Heavy rounds thumped and cracked overhead all around them as a heavy machine gun opened up on the helicopter. One of the Lynx strafed the position from which the enemy fire was coming and the machine gun fell silent. The rest of the Paras disembarked on the firmer ground but as the Chinook soared away, a stray mortar round injured the Major and seven of his headquarters staff. The Chinook that had been earmarked to pick up the Royal Irish landed in the track through the village of Magbeni and the casualties were loaded on board, before crossing the creek to Gberi Bana to pick up the hostages. Jarvis began moving from hut to hut, clearing them with long bursts. The training kicked in and he felt no emotion as the West Side Boys were mowed down, many still in their beds. They quickly fanned out through the village, clearing the huts and discovering the enemy’s weapons store and the Royal Irish’s vehicles.
On the north side of the creek the SF troopers immediately came under fire as they fast-roped from the Chinooks. It was during this first contact that a trooper was shot, the round entering his side, leaving him severely injured. He was dragged back to the helicopter for the medical team to work on him while he was flown back to the Sir Percivale. Despite the best efforts of the in-transit medical team and the surgical team on the ship, the trooper died of his wounds, the only British fatality of the operation.
The SAS cleared the village, heavily engaging any resistance from the West Side Boys. They located the British hostages who were shouting: BRITISH ARMY, BRITISH ARMY. The interpreter was more difficult to find, but he was rescued from an open pit that had been used by the West Side Boys as a latrine. He had been badly beaten during his captivity and had to be carried to the helicopter. Less than twenty minutes after the rescue team landed, the hostages were evacuated to the ship, leaving the Paras to secure Magbeni. The operation also freed 22 Sierra Leonean civilians who had been held captive by the West Side Boys. The men were used as servants and put through crude military training by the West Side Boys, possibly with the intention of forcing them to fight in the future, while the women were used as sex slaves. Planners had been concerned that West Side Boys might try to conceal themselves among the civilians and so the civilians were also restrained and taken to the Jordanian peacekeepers’ base to be identified.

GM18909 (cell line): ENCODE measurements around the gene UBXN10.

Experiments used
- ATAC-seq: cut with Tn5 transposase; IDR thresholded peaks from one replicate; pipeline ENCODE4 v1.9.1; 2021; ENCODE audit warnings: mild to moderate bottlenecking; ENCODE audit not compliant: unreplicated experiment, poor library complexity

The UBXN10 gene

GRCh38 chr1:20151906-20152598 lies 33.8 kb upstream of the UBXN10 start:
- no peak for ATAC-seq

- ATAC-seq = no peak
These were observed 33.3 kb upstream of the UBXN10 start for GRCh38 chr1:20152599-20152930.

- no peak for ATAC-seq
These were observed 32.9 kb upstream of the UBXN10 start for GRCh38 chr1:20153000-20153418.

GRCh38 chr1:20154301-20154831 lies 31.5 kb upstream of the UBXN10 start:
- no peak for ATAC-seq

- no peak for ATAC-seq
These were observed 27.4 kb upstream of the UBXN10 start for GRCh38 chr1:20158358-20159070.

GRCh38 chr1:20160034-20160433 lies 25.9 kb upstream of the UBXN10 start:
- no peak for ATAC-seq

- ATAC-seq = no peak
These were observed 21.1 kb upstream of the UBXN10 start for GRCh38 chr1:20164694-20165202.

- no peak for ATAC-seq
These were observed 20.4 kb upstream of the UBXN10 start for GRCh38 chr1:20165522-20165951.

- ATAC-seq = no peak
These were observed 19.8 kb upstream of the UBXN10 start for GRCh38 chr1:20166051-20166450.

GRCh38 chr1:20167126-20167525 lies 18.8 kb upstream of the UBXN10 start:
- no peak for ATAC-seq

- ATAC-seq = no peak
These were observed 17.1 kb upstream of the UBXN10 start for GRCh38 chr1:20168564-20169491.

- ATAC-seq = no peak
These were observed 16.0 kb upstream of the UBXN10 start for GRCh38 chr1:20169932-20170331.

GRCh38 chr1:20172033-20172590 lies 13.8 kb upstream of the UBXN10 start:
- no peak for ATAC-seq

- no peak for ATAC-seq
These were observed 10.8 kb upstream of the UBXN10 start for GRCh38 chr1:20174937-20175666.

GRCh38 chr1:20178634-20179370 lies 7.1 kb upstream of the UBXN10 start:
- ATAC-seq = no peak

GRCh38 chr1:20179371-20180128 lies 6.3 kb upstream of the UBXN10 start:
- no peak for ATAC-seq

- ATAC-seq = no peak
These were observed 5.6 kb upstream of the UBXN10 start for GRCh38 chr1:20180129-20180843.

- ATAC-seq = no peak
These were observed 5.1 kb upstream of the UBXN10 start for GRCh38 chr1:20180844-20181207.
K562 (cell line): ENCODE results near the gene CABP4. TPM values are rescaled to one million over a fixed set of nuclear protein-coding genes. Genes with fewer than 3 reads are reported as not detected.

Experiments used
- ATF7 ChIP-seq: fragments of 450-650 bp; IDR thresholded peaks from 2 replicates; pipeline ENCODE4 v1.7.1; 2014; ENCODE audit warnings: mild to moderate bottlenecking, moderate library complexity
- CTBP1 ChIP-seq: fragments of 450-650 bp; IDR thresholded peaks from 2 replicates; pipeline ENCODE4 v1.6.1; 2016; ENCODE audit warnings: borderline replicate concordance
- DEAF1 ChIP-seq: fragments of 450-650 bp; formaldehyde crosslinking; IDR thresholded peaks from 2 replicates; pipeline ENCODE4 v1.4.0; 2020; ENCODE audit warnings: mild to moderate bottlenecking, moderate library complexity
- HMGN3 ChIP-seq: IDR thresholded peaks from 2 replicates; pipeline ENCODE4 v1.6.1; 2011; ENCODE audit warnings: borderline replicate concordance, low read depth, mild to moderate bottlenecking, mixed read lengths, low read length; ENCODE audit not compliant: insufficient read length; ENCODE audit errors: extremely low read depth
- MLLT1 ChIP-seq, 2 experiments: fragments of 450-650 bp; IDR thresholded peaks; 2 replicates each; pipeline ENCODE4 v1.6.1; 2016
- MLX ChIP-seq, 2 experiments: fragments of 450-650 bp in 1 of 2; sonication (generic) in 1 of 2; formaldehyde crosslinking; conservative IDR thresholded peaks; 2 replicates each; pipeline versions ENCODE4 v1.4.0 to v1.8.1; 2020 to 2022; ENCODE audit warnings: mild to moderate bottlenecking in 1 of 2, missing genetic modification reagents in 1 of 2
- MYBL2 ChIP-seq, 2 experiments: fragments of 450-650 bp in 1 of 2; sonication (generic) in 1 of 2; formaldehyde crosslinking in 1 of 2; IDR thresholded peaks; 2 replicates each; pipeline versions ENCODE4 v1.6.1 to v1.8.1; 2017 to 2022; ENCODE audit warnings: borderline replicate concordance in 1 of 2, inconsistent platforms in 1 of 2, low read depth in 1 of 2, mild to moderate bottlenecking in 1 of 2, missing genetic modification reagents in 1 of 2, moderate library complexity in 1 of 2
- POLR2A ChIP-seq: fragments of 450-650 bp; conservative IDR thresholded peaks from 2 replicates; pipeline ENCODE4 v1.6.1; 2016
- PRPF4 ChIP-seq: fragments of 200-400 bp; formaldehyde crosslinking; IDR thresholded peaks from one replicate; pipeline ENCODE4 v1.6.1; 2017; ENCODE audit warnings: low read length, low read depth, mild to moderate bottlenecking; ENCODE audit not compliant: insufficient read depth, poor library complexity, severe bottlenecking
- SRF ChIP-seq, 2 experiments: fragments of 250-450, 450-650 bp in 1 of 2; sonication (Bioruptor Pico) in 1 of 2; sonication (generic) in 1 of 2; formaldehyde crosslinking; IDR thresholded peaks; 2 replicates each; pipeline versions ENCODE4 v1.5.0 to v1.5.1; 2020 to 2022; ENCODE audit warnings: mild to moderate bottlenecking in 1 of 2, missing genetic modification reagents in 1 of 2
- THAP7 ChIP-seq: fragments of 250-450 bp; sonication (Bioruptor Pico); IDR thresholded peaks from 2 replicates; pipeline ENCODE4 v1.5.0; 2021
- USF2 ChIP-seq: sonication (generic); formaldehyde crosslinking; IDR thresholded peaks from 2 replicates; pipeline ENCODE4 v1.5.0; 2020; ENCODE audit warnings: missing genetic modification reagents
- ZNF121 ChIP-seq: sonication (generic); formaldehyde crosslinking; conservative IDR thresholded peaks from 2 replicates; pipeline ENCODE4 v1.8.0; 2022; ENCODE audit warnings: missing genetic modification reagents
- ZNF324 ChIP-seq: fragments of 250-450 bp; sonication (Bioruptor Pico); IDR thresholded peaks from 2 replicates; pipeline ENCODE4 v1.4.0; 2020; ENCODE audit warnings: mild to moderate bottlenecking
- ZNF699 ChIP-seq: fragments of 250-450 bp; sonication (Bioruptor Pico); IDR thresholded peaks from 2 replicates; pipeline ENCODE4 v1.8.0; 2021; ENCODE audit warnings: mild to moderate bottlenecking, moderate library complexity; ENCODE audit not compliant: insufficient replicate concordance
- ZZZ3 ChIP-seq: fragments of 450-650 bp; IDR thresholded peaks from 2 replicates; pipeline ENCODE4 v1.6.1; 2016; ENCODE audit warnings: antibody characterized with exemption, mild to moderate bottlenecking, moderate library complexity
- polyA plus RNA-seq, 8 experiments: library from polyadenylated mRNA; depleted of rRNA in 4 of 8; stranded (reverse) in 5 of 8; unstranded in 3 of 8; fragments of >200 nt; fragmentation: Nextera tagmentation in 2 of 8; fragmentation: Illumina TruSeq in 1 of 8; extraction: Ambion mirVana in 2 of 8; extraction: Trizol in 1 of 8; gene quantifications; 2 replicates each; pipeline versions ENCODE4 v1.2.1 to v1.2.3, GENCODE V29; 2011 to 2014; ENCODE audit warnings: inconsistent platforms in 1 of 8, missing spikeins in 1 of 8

There was a sense of unreality among the Paras after the helicopters left and they went into all-round defence to hold the village. They deployed claymore mines and mortars to defend the tracks from the bush into the now ruined collection of huts, a couple of which were burning fiercely. For the first time, Jarvis relaxed and pulled off his helmet. A round had creased the Kevlar outer skin and the material cover was split, the Kevlar beneath it open like fibrous wool. It had been a lucky escape and he never even felt it. The sweat had run through the mud on his face like some ghastly theatrical make up under the limelight. Words were unnecessary. They had come through the other side. The adrenalin was no longer coursing through their bodies and if the truth were known, all Jarvis wanted to do was sleep.
Two Chinooks returned at 11:00 to under sling the Royal Irish’s vehicles and keep the bean counters in Whitehall happy. At around 14:00 Jarvis climbed onto the Chinook, one of the last to leave Magbeni. They were flown back to Hastings to enjoy a meal and two cans each of warm beer that had been on the RFA off Freetown. Jarvis sat in the shade and cleaned his rifle, musing on the day’s events. They would be flown out to Senegal the following day, then back to Britain for a debrief and a well-earned period of leave.
Jarvis had no way of knowing that he had just taken part in one of the classic military operations, involving all three services and the Special Forces. Operation BARRAS would be studied in command and staff colleges around the world, a classic example of military intervention and hostage rescue. A lowly Corporal Jarvis fell asleep to the exuberant whoops of the Paras, savouring their two cans of Carlsberg lager. Guy Jarvis would later find out that his father had died in the hospital at about the same time he was stepping off the helicopter, into the swamp. He would console himself that perhaps his father had been with him, looking after him in spirit.